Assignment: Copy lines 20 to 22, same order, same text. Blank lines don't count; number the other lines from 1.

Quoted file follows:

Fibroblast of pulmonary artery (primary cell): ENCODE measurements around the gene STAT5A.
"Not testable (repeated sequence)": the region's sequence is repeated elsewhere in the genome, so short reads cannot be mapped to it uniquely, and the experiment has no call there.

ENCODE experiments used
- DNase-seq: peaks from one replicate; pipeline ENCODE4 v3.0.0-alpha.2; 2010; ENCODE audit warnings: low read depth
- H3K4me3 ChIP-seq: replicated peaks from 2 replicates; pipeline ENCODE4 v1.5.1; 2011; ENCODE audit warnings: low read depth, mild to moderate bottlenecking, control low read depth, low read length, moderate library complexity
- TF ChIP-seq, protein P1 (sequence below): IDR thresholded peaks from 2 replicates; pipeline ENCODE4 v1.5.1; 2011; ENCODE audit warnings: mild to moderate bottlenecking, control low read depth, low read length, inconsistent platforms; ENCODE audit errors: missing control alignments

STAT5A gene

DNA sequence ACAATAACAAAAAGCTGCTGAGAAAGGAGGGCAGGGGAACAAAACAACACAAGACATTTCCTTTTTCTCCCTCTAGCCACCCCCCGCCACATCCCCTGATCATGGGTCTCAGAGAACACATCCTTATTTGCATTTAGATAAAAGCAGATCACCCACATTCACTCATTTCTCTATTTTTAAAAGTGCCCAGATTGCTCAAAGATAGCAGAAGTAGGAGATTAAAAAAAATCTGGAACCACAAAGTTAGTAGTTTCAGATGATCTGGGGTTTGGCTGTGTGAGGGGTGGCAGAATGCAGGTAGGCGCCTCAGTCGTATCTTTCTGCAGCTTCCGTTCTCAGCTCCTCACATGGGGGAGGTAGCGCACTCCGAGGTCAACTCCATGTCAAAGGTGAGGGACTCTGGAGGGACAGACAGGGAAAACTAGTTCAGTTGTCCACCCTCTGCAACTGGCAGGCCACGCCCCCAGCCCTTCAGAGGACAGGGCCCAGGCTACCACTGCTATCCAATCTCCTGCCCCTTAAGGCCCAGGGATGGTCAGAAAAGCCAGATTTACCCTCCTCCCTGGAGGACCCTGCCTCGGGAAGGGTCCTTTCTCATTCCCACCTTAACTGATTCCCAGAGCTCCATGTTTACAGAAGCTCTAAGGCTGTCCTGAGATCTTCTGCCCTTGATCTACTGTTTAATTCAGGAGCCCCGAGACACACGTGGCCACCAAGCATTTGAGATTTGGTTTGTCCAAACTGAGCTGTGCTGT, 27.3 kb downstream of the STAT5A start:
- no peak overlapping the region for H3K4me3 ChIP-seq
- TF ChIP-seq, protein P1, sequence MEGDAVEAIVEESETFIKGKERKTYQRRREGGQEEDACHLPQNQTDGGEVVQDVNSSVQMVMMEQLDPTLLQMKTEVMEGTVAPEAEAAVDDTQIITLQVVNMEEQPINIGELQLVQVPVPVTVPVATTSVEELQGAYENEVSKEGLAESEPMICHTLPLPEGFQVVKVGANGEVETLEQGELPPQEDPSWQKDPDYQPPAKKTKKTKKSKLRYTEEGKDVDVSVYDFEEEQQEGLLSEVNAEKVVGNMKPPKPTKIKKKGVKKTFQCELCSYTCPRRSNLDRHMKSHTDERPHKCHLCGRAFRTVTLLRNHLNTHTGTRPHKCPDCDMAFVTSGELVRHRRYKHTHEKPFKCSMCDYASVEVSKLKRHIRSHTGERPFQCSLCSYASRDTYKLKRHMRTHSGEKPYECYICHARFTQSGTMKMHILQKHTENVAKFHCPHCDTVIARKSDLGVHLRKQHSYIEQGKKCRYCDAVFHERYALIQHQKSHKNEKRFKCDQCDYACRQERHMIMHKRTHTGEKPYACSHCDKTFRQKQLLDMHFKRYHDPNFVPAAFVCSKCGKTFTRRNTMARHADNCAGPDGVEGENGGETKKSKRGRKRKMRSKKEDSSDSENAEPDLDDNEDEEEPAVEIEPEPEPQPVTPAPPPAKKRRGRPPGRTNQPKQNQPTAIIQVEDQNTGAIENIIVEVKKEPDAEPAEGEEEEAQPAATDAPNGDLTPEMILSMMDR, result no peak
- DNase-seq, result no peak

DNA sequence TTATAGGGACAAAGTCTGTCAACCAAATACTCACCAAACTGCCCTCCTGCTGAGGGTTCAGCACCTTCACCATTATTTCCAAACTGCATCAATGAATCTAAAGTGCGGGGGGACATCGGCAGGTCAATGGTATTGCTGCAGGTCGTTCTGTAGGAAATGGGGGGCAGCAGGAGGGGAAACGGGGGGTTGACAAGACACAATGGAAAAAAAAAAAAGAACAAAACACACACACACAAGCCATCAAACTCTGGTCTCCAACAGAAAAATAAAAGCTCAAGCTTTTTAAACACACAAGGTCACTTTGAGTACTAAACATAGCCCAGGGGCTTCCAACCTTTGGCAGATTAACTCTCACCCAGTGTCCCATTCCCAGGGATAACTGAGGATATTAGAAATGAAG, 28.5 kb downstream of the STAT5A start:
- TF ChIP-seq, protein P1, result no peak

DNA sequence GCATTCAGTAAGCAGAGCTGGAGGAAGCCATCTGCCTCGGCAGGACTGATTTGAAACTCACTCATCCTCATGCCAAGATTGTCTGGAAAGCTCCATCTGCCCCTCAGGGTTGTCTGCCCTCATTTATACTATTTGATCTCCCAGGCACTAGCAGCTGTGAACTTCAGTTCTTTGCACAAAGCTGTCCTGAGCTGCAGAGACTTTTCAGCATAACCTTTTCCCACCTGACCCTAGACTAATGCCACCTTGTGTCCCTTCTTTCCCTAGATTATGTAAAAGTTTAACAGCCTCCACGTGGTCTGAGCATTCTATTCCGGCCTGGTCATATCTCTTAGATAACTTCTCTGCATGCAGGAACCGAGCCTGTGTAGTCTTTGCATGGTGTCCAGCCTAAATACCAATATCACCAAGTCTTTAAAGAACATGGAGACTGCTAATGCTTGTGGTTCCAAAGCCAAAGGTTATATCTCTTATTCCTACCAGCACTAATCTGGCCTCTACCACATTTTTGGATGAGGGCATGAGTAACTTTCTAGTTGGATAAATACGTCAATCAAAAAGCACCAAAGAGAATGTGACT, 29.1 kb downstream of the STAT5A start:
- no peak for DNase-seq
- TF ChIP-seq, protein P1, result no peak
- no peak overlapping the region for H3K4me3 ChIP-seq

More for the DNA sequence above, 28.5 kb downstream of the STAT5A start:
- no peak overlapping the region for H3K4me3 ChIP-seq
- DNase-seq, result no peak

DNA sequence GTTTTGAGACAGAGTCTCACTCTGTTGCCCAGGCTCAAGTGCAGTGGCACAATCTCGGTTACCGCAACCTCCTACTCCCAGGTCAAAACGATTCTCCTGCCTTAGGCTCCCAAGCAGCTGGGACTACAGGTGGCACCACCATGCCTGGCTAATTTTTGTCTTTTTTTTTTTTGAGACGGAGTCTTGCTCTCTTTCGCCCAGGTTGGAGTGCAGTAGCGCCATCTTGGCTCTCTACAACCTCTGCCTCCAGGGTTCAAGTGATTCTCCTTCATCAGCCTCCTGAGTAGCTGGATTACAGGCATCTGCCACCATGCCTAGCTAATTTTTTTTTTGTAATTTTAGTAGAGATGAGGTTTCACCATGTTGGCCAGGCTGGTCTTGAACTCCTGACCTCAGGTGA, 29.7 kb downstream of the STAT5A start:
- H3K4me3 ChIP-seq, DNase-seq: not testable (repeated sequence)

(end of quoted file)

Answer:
- DNase-seq, result no peak

DNA sequence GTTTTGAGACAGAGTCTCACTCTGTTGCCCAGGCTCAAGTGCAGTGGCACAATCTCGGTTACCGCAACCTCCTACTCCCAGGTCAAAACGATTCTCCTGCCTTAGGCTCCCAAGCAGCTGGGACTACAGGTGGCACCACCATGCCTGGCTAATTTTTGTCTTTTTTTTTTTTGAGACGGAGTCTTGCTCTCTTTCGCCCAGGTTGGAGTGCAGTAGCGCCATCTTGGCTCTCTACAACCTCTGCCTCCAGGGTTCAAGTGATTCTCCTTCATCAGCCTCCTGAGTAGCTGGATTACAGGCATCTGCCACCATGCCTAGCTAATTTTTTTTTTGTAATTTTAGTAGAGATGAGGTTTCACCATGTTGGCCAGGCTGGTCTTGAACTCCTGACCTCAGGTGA, 29.7 kb downstream of the STAT5A start:
- H3K4me3 ChIP-seq, DNase-seq: not testable (repeated sequence)